Monday, 14 July 2014

Judgmental People

Have you noticed how judgmental people can get? They know nothing about you, and they just put you in a box and label you. They've decided what you're like before they even say a word to you, and it usually isn't a very flattering analysis. I can't stand people like that.

HAHAHAHAHA JUST KIDDING!!!


Switch the word 'people' with 'I'. Or 'you and I' if we're being honest. We're ALL judgmental. (You see how I made a judgment there?) Fine, I don't know if EVERYBODY is, but a LOT of people are. Including me. (And apparently I CAN stand me.)

I noticed this twice a couple of days ago. I was doing a lot of travelling, and a lot of people watching. A fascinating pastime at airports. People also like to watch my friends and me. No idea why.


On my last flight I was in a plane with a bunch of Indians (that's what happens when you head to Mumbai). In my head I was replaying a time I flew home, about two years ago. I had been away from home, in small towns in the US and the Philippines, for a year and a half, and I had gotten used to courtesy as a way of life. Coming back to a big city in India was a shock as government officials and shopkeepers and the man of the street were abrupt and often bad tempered.

On that flight home in 2011 I was struggling to get my overstuffed backpack out of the overhead compartment. Indian men passed me in the aisle and didn't give my predicament a second glance. In fact they made it even harder by squeezing past me in the narrow aisle. "Hmpphh," I thought, "Indian men." I remembered the extreme friendliness of the Filipinos who would go out of their way to help anyone regardless of whether they were actually in a position to offer any actual help (passersby stopping passersby to give me directions to a place neither of them knew) and the courtesy of many Americans that I had met (strangers waving at me from cars as I was running.. me: "Do I know you?"). Finally in a plane full of Indians, one foreigner stopped to help me with my bag.

This was running through my head as I once again was about to heave my backpack into the overhead bin a few days ago. "Indian men!" Before the thought was completed, two pairs of hands, one from in front of me, one behind, grabbed my bag, and placed it in the bin. Yes, both belonging to Indian men. Not even a moment's hesitation, or a pause to receive my gratitude or thanks, just like it was a normal part of life... which I guess it was.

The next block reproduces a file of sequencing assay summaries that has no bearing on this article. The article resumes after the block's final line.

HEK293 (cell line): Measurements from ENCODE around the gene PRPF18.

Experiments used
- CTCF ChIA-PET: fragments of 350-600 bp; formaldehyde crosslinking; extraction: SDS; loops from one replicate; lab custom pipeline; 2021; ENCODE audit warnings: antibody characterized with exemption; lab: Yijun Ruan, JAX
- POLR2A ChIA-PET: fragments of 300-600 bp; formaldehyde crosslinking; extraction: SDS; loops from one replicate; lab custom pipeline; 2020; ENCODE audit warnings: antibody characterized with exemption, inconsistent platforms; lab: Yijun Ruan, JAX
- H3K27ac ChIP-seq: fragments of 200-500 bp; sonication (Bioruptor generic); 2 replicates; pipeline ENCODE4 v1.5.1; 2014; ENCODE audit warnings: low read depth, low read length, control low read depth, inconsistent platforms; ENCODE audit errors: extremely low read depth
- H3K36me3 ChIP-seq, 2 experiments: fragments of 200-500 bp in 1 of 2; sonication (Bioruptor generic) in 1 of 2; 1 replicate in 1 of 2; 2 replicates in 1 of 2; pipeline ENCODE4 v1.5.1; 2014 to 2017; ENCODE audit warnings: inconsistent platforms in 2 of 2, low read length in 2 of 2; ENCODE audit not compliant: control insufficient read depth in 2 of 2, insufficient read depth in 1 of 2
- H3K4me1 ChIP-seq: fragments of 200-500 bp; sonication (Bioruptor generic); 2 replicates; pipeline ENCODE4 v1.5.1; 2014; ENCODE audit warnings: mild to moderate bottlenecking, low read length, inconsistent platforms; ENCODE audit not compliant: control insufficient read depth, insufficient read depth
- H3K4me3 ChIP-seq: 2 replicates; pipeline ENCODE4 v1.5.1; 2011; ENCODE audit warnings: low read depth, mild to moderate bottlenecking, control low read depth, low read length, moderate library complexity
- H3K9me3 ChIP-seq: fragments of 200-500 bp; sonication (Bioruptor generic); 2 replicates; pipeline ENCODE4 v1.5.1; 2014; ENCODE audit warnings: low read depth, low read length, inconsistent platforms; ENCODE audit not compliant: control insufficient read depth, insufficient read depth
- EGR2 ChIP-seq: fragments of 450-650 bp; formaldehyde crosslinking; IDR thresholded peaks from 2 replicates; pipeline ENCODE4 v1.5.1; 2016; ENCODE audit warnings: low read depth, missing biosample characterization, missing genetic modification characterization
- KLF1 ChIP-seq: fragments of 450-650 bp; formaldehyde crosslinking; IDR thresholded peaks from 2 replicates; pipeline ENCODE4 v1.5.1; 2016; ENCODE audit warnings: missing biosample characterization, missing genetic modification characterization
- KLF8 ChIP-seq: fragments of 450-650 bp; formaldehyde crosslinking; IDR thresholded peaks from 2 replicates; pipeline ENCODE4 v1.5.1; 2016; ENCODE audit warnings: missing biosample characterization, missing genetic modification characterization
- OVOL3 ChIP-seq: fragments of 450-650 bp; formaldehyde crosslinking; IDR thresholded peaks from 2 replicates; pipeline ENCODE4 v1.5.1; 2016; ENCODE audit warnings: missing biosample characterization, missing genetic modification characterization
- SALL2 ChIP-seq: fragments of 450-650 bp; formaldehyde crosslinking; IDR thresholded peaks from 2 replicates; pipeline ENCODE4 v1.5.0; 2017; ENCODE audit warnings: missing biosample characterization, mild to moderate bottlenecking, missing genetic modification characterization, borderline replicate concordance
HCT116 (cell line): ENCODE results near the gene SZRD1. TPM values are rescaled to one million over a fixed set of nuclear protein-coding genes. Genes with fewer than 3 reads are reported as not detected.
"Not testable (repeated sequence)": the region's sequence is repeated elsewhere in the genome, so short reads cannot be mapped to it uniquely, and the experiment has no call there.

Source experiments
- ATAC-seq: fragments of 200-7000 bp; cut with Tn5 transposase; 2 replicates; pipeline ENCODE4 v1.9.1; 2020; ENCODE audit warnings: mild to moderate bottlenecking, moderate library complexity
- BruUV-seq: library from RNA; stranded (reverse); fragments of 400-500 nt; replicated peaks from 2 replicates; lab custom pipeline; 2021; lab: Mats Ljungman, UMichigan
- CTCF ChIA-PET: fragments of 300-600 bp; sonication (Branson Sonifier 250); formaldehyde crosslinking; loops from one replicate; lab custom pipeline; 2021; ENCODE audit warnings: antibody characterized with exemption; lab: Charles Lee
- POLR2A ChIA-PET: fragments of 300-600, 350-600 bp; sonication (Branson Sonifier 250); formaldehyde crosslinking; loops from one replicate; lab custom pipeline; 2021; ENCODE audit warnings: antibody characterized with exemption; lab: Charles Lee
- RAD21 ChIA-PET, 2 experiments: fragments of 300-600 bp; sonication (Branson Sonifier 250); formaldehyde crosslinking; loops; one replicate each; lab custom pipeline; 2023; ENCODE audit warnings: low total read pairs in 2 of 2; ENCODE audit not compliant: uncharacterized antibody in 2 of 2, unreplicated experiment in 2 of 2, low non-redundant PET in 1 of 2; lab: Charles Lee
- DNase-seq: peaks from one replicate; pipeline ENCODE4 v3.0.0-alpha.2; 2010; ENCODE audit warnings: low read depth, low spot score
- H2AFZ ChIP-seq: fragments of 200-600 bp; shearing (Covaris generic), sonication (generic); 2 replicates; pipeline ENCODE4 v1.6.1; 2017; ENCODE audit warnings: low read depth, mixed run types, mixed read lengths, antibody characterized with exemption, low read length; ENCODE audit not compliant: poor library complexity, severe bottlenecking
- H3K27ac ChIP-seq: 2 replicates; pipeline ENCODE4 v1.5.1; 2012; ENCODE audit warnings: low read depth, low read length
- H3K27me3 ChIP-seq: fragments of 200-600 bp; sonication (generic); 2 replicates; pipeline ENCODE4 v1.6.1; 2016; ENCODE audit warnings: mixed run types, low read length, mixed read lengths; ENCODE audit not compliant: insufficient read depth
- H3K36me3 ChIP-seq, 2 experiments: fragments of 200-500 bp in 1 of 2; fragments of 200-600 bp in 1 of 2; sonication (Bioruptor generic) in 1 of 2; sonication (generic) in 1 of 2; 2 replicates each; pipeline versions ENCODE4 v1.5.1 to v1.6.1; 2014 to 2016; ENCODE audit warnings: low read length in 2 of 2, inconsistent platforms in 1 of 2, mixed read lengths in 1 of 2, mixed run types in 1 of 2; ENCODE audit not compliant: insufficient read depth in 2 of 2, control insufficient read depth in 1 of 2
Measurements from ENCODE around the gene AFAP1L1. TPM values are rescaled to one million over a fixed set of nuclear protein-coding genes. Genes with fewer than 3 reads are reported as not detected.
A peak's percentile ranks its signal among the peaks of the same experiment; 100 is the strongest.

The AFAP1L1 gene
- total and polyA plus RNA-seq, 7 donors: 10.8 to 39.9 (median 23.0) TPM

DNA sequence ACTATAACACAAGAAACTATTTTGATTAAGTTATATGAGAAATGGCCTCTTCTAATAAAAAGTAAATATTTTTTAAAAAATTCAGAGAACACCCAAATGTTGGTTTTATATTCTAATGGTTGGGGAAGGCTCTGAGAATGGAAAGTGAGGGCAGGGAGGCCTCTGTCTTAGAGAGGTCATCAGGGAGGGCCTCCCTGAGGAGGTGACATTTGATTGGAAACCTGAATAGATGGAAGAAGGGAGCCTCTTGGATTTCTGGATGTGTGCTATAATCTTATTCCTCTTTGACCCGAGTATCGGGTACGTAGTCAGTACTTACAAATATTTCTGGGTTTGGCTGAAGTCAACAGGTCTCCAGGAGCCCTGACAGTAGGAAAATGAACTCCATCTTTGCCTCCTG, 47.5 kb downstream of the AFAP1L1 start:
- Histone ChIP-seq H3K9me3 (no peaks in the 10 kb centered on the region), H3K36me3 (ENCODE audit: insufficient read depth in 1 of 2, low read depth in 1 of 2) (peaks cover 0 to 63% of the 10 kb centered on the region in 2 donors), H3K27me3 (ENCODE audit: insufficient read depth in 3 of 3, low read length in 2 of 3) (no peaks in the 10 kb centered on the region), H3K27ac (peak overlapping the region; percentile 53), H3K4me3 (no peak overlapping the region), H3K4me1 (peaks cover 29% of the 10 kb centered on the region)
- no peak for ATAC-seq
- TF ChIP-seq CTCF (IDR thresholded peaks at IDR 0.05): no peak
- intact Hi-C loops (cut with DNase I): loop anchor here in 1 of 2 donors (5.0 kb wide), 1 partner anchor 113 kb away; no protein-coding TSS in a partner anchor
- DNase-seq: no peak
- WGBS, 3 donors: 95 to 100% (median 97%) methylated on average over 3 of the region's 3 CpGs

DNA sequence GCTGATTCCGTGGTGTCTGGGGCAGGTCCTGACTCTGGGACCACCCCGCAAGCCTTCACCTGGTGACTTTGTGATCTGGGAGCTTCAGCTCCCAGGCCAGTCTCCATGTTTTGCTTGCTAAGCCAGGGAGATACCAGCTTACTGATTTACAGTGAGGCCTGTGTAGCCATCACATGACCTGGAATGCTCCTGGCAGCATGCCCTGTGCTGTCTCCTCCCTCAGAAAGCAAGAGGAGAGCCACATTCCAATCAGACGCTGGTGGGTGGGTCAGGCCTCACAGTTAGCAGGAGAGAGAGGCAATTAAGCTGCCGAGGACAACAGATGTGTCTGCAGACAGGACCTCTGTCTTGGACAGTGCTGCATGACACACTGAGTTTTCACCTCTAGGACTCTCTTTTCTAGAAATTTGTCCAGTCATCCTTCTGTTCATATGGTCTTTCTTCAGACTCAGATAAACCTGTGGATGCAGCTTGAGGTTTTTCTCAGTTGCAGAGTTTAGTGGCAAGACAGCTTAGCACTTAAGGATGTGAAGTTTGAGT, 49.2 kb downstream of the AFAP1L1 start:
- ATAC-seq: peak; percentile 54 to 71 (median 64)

The other incident was the next day in Mumbai. I was attending evening Mass alone. I was in the wealthier part of Mumbai, in an old church. As I 'prayed' I was looking at the backs of several middle aged and older men and women (mostly women) who were attending a weekday evening Mass. Fresh from a conversation with an aunt who attended that parish where she told me about people who judged her because she didn't wear a head covering in church, and people who walked barefoot to the tabernacle and refused to receive Communion from extraordinary lay ministers, "I would not want to know these people," I thought. So often in our wealthy Catholic parishes, people will not exchange a friendly glance, a stranger could come and go, and no one could care less. Wealthy, more concerned with tradition and rules than love of neighbour, old fashioned, boring. Yes, I got this all from the backs of a few hapless strangers in a church. (Even though none of them were wearing head coverings.)

And then came the time for the sign of peace. Expecting cold nods, straight faces and hurried head bobs, I was shocked out of my judgmental thoughts by not one but three different ladies sitting around me whose faces lit up in beautiful smiles as they folded their open palms and nodded toward me.

Take that, judgmental Sue.

Surprisingly enough, one of the best reminders for me to fight the judgmental streak in me came from Anne of Green Gables, where somewhere someone talks about 'being charitable'. Most of the time, I try to remember to make excuses for people, especially when I don't know the full story, and even when I do.

Maybe the bad tempered clerk is going home to an unhappy marriage. Maybe the guy who just cut the light is on his way to the hospital because his daughter had an accident. Maybe the girl who just refuses to smile back at me struggles with her own self worth and identity. Maybe the guy who makes cutting comments has faced cutting comments from his parents all his life. Broken people everywhere. Just like me.

It's not that people all have excuses and sin doesn't exist, it's just that *I* am not the one to have to figure out anyone's culpability or motives. And you know, when you believe the best about people, often the best comes out. 

1 comment:

  1. We INTJ's! I used to be a very judgmental chap, even to an extent to drop in at my Managing Directors office and tell him how i felt about the way he was handling the situations! We cant help it much BUT BUT i've found a solution! I believe that we are not here to judge people, but to accompany them on earth... judging is God's job not ours. If ever i catch myself being judgmental, i remind myself that i'm not here to judge. i dont expect people to hep me, i do stuff on my own, but if anyone asks me for help i try to give it to them readily and i dont expect a thank you in return too. Just assist and move on. Being non judgmental helps. Understanding that its God's area helps. Try it :)

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